Comparing today’s Ebenezer Baptist Church tour to the Pullman Yard (2013) and Clermont Hotel (2014) tours (that I also created for Creative Loafing) is like comparing 2013 and 2014 Lexus cars to a 2015 Ferrari. All are luxury cars that improved each year while the Ferrari is a quantum leap forward in driving experience.
For the Ebenezer Baptist Church behind the velvet rope tour you can quickly and easily view one, two or three floors in dollhouse or floor plan tour view. Click on any point and “fly in” to “walk around” from nearly anywhere within the Church. As a three-dimensional (3D) model, you can visually understand the relationship of places within the Church instantly. With the Pullman Yard and Clermont Hotel, I used state-of-the art technology (at that time) to create 360-degree spherical panoramas and then link them together so that you can “walk-around.” These tours were limited to a single walking path in various directions and you cannot see the aerial dollhouse or floor plan views to fully appreciate the scale and scope of these unique places. With the Ebenezer Baptist Church tour, you can begin your tour on any floor from nearly any spot and walk around as if you have teleported in.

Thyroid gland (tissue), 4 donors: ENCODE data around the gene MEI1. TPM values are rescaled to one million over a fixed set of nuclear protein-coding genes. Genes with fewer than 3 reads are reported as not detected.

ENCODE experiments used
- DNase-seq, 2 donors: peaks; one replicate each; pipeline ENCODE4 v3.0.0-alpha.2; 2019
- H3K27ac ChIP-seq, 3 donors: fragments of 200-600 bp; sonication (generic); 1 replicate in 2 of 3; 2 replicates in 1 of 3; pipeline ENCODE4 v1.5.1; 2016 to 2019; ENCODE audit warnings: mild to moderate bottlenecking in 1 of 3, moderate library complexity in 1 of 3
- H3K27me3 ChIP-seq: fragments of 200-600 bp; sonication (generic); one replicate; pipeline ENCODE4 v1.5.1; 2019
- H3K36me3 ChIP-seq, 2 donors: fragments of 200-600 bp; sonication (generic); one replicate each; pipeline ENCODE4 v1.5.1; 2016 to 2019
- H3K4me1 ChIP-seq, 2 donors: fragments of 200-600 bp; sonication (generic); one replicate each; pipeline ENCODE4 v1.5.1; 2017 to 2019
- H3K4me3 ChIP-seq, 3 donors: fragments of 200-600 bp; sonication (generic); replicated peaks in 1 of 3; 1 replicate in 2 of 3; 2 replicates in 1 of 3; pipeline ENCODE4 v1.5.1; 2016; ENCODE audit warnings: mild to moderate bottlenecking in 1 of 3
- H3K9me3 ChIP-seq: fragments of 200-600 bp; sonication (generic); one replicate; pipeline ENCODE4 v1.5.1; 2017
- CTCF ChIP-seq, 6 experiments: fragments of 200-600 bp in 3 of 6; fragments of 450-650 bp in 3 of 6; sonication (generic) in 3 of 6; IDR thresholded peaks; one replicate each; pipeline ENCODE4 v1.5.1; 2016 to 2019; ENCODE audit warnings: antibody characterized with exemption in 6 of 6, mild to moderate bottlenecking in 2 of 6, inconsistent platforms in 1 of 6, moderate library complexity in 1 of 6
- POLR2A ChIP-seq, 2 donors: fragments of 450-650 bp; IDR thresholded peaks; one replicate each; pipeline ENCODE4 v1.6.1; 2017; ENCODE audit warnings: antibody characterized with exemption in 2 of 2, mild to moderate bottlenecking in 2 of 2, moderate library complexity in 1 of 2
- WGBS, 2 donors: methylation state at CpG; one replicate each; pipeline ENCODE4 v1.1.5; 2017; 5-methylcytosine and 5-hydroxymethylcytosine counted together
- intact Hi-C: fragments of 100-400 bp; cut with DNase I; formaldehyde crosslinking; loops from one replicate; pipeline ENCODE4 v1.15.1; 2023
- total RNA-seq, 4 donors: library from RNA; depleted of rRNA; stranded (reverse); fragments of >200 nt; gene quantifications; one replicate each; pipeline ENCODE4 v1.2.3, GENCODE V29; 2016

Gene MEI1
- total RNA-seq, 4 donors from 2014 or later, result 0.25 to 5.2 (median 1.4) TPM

How did you make this? How long did it take? What gear did you use?
To capture, edit and share the Ebenezer Baptist Church 3D model, I used the Matterport 3D Media Platform consisting of:
1.Matterport Pro 3D Camera
2.Matterport Capture App (runs on an iPad Air)
3.Matterport Cloud for processing, hosting and streaming 3D models
5.Matterport 3D Showcase for viewing models (iFrame embed code)